11 days from £ 2695 per person
Places Visited: Uzbekistan, Tashkent, Khiva, Bukhara, Samarkand
No monuments epitomize the exotic grandeur of the Silk Road as vividly as those of Uzbekistan. To travellers crossing the great deserts of Central Asia, the splendid turquoise domes and mosaic-tiled facades of Samarkand, Bukhara and Khiva must have seemed like visions of heaven. They’re no less impressive today, having been painstakingly restored by the Uzbek government.
Marvel at the emerald, lapis blue and wax-yellow patterns adorning Samarkand’s Registan Square – one of the great wonders of the Islamic world. Shop for hand-woven kilims in the bazaars of Bukhara. And savour the exotic desert light as you cross the Oxus Delta. Along the way, you’ll have opportunities to meet local people, experience traditional music and dance, watch ceramicists, carpet weavers and embroiderers at work, and shop for fabulous, locally made silk.
Fly overnight from the UK to Tashkent.
On arrival in the Uzbek capital, you’ll be met at the airport by your local TransIndus representative and driven to your hotel for a two-night stay. Spend the rest of the morning recovering from the journey. Later, enjoy an afternoon of guided sightseeing.
After a late lunch at a traditional Uzbek restaurant, a gentle afternoon’s tour begins at the Hast Imam complex in old Tashkent, whose handsome 14th century mosques, tomb and madrasa today host workshops for traditional crafts. Highlight of the visit is a glimpse of one of the world’s oldest Qurans. We’ll wind up the tour with a stroll around the centrepiece of the modern city, Amir Timur Square, home to a huge equestrian statue of Uzbekistan’s eponymous national hero, better known in the West as ‘Tamerlane’. On the western side, the gleaming white-marble Congress Hall is crowned by a pair of silver storks, symbols of ‘Peace and Happiness’.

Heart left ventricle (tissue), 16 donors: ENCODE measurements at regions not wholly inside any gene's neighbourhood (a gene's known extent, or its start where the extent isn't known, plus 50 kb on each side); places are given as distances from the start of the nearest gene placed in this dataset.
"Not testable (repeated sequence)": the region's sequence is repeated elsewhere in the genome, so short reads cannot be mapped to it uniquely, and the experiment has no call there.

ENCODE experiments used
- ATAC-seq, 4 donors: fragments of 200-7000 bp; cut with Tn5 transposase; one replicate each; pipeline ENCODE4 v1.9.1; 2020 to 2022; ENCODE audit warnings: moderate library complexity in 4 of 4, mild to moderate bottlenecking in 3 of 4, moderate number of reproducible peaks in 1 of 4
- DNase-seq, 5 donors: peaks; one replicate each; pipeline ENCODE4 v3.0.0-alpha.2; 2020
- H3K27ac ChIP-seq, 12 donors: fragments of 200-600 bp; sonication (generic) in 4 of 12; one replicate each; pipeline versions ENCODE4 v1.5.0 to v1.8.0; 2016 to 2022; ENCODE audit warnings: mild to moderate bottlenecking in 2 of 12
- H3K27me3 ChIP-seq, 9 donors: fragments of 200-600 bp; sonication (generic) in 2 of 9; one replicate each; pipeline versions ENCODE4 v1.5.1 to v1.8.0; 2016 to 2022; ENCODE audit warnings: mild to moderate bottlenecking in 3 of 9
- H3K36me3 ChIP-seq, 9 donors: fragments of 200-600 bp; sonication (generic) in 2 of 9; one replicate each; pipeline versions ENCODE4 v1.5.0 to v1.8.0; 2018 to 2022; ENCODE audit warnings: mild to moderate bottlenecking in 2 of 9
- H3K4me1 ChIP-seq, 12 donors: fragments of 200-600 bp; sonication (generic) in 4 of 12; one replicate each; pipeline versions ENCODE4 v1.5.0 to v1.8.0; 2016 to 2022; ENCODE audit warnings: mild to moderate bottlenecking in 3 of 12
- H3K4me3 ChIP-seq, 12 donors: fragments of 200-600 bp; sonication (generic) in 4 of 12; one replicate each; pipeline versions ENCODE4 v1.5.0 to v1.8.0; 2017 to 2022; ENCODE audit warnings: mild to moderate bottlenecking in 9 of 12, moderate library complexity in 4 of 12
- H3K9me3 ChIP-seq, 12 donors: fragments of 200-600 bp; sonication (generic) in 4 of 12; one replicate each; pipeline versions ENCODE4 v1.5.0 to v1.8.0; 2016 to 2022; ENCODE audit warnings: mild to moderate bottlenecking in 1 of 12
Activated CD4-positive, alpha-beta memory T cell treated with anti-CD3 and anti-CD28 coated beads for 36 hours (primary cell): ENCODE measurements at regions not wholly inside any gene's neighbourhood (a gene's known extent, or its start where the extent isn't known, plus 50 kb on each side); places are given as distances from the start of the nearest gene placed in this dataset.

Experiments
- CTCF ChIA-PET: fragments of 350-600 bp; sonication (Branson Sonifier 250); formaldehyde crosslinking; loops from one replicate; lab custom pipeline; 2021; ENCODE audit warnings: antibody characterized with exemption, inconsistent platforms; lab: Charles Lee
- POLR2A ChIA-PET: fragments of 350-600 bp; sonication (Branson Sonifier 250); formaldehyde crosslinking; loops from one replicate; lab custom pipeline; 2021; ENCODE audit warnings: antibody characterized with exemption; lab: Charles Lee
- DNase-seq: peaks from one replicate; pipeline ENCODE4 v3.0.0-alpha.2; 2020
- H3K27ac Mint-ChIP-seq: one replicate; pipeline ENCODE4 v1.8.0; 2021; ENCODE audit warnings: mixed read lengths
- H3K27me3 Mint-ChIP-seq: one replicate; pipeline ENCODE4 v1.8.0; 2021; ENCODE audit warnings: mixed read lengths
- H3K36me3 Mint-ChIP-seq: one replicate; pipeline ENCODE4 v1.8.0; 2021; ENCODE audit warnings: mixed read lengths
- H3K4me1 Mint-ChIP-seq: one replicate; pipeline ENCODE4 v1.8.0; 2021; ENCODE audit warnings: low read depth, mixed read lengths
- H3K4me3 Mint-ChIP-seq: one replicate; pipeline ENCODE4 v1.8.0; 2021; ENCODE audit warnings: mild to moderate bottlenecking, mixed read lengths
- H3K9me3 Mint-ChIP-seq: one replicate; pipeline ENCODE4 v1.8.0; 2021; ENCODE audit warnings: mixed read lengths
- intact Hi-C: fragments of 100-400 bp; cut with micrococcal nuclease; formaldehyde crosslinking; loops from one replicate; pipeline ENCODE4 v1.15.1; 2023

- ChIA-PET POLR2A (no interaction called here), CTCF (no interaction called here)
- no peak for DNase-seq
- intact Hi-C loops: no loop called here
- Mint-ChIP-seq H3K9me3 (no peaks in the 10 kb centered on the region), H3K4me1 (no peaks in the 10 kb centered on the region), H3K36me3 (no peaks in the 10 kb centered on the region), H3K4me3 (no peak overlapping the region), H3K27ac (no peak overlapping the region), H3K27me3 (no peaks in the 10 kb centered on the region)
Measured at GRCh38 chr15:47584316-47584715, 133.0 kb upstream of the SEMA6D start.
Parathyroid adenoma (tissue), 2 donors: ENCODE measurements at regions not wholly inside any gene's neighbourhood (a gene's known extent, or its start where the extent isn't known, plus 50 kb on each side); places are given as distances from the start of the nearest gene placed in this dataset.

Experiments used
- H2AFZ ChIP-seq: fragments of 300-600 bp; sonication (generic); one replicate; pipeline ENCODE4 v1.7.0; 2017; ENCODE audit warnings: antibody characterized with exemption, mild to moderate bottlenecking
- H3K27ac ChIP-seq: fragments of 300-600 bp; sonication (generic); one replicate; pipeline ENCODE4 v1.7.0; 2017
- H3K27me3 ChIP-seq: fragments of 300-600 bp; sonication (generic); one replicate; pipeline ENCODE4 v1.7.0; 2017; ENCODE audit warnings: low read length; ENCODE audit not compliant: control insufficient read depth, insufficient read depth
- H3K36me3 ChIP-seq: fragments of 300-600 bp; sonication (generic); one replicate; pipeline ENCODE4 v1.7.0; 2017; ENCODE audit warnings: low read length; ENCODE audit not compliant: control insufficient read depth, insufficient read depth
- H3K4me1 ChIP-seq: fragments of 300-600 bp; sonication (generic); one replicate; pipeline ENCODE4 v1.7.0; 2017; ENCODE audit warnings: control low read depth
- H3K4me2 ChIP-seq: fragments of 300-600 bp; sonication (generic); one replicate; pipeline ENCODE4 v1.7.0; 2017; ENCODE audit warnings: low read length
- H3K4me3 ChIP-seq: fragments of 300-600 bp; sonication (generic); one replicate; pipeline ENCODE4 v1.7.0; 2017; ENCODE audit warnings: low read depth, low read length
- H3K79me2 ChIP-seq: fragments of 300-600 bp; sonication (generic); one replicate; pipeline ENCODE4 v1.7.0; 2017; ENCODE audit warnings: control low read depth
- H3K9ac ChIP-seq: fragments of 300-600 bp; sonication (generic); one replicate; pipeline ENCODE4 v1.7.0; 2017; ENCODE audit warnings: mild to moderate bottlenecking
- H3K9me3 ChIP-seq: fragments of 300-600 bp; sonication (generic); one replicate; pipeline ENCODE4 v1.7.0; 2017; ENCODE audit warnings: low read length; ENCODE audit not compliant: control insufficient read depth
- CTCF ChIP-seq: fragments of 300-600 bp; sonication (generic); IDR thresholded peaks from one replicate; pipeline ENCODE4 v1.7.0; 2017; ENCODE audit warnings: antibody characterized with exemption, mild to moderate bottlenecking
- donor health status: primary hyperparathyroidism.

After breakfast, visit the capital’s Museum of Fine Arts, whose collection spans 1500 years of Central Asian history and culture. A trip to Chorsu Bazaar, Tashkent’s largest market, takes up most of the afternoon.
Among the many on display at the national museum are some of the Asia’s most sumptuous antique carpets, a collection of ancient suzani embroidered silk wall hangings and Buddhist figurines from the pre-Islamic Silk Road era. Lunch today will be at the famous Plov Centre, high altar of the national dish of Uzbekistan, plov – a regional take on pulao made with sizzling lamb, rice, vegetables and apricots. Afterwards, we’ll head uptown to explore Tashkent’s bustling market – Chorsu Bazaar – where you can buy everything from embroidered Uzbek hats to wedding gowns and bowls of juicy mulberries. Photographers will be in their element.
An early start is required today to reach the domestic airport in time to catch the morning flight to Urgench, in the far west of Uzbekistan, from where you’ll be driven to nearby Khiva.